Typically, each new year brings the same old resolutions to lose weight and get fit. Gym memberships soar, and millions of Americans initiate weight-loss plans. But clearly — with two-thirds of adults either overweight or obese, according to the Centers for Disease Control & Prevention — those goals are rarely achieved. We asked Dr. Morris Hasson how to tip the scales in dieters’ favor. Medical director for UC Irvine’s Executive Health Program and Weight Management Program, he also offers ideas for overall well-being.
Q: What general advice do you have for those who aspire to be healthier in 2011?
A: Don’t gain any weight! Every year, most of my patients tell me they want to take off 10 to 20 pounds. Most of them put on 3 to 5 pounds per year. Over 10 years, that’s 30 to 50 pounds! It’s hard to stop gaining weight, let alone lose any.
Q: How can people eat more sensibly?
A: A healthier diet reduces intake of fat, sugar and sodium, which are often found together in processed foods. But it’s more positive to think about what to add instead of what to avoid. The best rule is to try to consume five servings of fruits or vegetables per day — ideally with a variety of colors, like apples, oranges, broccoli, purple grapes and potatoes. This fills our stomachs with lower-fat, less calorie-dense foods and forces us to eat more often. When there’s a long time between meals or snacks, anyone would be hungrier. I’ve found that to get in five servings of fruits or vegetables per day often requires eating three servings by lunch, and some people need to consume four by the time they leave work to go home. This rule usually necessitates cutting down on portion sizes in general, which is why it works for weight reduction as well.
Q: What about exercise?
A: Exercise is the best predictor of keeping weight off. In addition, a large body of evidence reveals that regular physical activity provides the same health benefits as treating high blood pressure or high cholesterol. This entails 30 minutes of moderate physical activity five days per week (walking 3 to 4 miles per hour, gardening, riding a bike leisurely, playing with children, etc.) or 20 minutes of vigorous activity three days a week.
Q: Is getting an annual physical exam that important?
A: It’s important to have an established relationship with a primary care provider. Most preventive services are ordered at the time of a periodic health maintenance visit, such as mammograms for women, colon cancer screenings and blood testing. When people don’t have any chronic medical conditions, this may be the only opportunity to get preventive care. Although there are no strict guidelines, these visits are typically recommended every one to three years if you’re under 50, then yearly after reaching 50.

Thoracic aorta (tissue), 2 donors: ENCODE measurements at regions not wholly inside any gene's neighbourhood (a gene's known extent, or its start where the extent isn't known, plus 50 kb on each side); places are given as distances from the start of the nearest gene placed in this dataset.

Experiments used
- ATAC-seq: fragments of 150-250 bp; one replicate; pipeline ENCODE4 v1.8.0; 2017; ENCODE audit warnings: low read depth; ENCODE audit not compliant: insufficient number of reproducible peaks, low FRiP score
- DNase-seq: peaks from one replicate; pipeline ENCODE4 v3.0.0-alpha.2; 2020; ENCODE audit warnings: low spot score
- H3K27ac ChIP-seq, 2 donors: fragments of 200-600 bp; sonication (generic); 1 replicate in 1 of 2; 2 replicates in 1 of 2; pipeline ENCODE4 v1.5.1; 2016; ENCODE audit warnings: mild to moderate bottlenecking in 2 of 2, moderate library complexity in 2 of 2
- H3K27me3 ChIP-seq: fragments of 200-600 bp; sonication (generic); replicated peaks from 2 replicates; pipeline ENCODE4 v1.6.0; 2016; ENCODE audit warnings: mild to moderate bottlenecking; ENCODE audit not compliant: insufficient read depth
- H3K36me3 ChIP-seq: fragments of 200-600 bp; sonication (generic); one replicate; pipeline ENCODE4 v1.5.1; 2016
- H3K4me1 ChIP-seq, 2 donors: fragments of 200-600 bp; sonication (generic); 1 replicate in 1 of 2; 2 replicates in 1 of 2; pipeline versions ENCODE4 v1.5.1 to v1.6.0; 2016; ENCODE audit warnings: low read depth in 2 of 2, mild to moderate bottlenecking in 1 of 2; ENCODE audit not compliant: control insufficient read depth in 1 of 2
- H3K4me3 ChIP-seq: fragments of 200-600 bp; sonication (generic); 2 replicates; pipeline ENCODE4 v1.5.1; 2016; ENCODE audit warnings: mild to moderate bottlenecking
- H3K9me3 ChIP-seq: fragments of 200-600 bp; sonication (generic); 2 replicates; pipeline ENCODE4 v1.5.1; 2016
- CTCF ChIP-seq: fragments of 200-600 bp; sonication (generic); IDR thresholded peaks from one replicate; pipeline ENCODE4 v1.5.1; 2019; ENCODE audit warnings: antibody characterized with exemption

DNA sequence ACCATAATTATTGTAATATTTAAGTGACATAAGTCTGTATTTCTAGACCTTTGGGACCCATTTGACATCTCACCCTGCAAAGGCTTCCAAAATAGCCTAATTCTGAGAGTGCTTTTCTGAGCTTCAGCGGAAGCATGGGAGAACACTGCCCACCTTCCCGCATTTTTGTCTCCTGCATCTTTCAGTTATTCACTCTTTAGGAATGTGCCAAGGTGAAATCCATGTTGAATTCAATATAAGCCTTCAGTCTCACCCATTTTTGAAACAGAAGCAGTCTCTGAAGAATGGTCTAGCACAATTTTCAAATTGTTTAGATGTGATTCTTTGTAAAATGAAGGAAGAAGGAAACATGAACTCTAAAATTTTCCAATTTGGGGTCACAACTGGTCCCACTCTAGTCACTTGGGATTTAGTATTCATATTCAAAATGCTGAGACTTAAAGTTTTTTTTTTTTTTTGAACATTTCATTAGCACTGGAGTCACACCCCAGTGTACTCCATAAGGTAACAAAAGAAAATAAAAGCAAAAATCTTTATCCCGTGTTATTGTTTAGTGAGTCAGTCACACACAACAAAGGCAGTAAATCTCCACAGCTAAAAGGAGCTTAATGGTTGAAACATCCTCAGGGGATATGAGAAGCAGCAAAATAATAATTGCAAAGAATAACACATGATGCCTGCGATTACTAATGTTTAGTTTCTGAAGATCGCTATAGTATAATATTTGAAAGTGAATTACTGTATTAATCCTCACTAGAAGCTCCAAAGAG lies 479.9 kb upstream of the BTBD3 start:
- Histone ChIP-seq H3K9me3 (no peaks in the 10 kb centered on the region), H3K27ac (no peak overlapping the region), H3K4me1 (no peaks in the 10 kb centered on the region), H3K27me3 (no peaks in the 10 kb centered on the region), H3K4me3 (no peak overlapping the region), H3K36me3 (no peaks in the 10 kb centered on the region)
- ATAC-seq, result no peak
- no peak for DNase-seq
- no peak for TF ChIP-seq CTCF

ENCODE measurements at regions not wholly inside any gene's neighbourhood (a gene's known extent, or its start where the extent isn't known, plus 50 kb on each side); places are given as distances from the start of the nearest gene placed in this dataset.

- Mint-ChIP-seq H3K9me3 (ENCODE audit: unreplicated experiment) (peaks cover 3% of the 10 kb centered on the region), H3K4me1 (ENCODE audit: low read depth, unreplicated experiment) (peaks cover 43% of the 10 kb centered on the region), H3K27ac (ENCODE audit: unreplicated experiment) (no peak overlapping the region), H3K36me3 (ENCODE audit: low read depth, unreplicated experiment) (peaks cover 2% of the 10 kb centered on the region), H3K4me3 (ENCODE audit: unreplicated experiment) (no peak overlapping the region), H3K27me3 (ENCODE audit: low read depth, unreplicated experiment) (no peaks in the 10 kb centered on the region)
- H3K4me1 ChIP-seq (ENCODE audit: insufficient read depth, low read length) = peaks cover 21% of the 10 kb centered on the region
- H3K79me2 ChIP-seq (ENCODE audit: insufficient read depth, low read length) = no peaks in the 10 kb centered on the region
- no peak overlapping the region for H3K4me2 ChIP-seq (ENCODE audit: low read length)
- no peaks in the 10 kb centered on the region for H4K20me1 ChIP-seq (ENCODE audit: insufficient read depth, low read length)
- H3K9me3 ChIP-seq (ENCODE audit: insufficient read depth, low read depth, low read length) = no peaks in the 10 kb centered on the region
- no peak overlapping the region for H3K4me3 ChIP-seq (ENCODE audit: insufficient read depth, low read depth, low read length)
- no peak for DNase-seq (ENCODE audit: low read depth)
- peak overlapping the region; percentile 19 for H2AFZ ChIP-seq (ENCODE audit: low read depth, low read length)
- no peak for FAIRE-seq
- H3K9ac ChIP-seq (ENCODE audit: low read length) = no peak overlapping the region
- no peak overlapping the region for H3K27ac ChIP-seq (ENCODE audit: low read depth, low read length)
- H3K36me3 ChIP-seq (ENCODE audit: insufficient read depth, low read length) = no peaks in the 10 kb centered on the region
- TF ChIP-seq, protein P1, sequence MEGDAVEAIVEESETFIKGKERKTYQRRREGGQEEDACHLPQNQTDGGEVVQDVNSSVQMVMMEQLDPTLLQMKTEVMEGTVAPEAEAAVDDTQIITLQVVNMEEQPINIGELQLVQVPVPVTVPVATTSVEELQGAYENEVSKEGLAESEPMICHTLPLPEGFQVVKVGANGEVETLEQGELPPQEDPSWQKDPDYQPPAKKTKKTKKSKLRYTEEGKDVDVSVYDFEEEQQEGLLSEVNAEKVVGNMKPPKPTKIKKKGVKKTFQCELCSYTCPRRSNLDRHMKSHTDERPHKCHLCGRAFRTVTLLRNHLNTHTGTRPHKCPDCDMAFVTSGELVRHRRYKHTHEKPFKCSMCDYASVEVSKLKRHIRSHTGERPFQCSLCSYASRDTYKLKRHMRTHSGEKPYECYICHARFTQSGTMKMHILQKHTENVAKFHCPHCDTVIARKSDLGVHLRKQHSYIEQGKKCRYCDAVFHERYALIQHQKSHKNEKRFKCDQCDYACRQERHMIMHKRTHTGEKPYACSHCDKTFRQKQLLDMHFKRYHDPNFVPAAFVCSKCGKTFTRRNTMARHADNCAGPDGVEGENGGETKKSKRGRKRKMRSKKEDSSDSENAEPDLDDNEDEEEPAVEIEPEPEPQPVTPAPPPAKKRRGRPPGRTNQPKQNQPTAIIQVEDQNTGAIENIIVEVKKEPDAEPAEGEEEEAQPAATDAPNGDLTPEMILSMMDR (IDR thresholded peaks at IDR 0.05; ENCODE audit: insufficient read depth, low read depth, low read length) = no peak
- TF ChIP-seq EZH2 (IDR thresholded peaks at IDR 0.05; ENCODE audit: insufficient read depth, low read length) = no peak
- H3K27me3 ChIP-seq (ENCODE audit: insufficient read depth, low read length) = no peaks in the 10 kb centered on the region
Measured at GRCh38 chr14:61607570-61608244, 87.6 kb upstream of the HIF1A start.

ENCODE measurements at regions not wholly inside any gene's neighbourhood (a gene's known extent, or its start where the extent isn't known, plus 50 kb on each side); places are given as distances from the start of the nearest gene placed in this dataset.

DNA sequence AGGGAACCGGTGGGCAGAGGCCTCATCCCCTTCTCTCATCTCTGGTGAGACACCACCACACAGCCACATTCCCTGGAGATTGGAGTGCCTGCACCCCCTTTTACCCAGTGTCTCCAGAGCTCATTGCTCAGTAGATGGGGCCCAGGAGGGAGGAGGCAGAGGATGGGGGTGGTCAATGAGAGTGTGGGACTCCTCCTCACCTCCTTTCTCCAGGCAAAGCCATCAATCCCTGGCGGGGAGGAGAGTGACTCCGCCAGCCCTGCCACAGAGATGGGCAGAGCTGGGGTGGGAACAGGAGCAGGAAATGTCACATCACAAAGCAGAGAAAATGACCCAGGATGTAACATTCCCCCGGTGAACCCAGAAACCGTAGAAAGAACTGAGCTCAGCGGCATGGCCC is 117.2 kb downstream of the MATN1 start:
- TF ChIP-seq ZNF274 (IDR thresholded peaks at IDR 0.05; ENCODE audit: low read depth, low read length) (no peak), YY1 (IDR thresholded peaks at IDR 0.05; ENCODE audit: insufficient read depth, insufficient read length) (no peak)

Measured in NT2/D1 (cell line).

It’s also important to get your vaccinations up to date. Tetanus is due every 10 years. For the last five years or so, pertussis — or whooping cough — has been added to the adult tetanus shot. Pertussis causes one-third of the coughs that last over two weeks in adults. Other vaccinations, such as those for pneumonia and shingles, are important depending on your underlying health conditions, age or travel plans.
Q: Anything else you can recommend?
A: There are some simple things you can do to help reduce and handle stress: engage in physical activity, be more assertive, delegate responsibility when possible, learn and practice time management skills, develop and use a support system, meditate and participate in a hobby. Learn to recognize situations that typically produce stress and try to limit or avoid them.
A wealth of research has shown that short of medications, physical activity is the most powerful tool we have for managing stress and depression. Incorporating physical activity into your lifestyle is one of the best ways to improve mental health.
Q: What are some tips for achieving health aims?
A: The most important factors are to make your goals reasonable and to facilitate reaching them as soon as possible. If you want to work on weight control, have healthy snacks easily accessible around the house. For increasing exercise, have a regularly scheduled time in your day and consider exercising with a friend or group. The pressure of not letting your friends down may make the difference sometimes. Also try writing a list of reasons why the habits you’re striving to develop are important — for example, living with more vigor, getting or staying off medications, living long enough to retire or see your grandchildren, etc.